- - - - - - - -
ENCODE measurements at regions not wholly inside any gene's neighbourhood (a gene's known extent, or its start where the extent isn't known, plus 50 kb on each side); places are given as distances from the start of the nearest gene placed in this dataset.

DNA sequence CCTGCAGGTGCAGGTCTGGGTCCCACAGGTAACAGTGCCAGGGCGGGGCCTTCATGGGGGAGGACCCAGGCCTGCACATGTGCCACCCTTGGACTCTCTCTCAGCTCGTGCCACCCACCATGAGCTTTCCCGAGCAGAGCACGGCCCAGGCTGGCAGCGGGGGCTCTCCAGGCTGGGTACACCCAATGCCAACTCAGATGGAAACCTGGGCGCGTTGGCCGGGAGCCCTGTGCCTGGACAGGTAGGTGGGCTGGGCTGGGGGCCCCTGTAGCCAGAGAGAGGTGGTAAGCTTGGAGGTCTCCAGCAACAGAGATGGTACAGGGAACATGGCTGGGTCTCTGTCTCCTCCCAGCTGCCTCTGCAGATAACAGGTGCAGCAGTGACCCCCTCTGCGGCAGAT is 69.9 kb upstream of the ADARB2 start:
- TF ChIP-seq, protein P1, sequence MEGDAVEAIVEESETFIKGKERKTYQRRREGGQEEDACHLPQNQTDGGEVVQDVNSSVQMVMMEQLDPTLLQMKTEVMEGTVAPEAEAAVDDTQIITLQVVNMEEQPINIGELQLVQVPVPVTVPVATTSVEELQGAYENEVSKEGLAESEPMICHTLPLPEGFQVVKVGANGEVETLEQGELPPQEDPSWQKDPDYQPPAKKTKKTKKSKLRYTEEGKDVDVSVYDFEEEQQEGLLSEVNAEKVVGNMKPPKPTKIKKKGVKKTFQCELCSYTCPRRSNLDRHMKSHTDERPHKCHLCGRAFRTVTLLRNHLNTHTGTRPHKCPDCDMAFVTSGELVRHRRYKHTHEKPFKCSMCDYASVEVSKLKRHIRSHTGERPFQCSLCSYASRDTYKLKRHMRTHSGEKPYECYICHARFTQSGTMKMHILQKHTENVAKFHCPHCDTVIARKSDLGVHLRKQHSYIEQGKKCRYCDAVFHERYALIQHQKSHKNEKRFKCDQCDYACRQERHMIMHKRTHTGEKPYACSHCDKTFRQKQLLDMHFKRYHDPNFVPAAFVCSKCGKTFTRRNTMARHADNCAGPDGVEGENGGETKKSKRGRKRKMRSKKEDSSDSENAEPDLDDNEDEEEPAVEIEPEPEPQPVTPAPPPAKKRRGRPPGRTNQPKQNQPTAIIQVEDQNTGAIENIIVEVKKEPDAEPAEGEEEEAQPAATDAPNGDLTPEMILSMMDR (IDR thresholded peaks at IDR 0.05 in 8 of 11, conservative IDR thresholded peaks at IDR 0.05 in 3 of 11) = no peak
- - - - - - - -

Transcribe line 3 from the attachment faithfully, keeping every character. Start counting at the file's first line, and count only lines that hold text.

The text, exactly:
- TF ChIP-seq, protein P1, sequence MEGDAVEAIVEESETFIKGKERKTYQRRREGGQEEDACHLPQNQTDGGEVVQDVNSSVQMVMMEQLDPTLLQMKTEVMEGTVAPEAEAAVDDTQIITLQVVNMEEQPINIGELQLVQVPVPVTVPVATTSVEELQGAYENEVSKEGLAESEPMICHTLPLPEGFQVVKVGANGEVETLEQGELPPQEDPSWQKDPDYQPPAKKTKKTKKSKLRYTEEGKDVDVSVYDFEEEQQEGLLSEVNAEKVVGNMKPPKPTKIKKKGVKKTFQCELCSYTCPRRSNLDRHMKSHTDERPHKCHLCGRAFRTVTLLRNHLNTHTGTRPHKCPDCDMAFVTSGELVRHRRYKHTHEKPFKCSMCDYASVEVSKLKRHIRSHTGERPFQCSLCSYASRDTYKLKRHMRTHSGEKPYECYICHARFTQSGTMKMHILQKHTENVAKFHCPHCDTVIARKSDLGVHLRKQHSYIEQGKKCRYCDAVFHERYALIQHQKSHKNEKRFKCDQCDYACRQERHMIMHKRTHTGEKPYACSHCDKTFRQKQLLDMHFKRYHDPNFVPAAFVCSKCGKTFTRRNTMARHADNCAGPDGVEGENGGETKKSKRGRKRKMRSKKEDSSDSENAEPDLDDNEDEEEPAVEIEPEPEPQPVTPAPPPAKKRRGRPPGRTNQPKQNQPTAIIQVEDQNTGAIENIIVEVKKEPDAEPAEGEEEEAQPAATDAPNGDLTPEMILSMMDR (IDR thresholded peaks at IDR 0.05 in 8 of 11, conservative IDR thresholded peaks at IDR 0.05 in 3 of 11) = no peak